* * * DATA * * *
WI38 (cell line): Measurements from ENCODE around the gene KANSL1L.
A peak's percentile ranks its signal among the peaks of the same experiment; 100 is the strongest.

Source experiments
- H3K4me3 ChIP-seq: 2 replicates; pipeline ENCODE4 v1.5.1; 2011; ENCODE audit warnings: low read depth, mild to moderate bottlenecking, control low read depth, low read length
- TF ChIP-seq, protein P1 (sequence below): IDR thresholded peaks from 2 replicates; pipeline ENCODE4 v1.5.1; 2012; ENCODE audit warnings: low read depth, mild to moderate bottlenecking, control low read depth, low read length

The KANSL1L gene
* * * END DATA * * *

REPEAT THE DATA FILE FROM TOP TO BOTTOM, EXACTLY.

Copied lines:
WI38 (cell line): Measurements from ENCODE around the gene KANSL1L.
A peak's percentile ranks its signal among the peaks of the same experiment; 100 is the strongest.

Source experiments
- H3K4me3 ChIP-seq: 2 replicates; pipeline ENCODE4 v1.5.1; 2011; ENCODE audit warnings: low read depth, mild to moderate bottlenecking, control low read depth, low read length
- TF ChIP-seq, protein P1 (sequence below): IDR thresholded peaks from 2 replicates; pipeline ENCODE4 v1.5.1; 2012; ENCODE audit warnings: low read depth, mild to moderate bottlenecking, control low read depth, low read length

The KANSL1L gene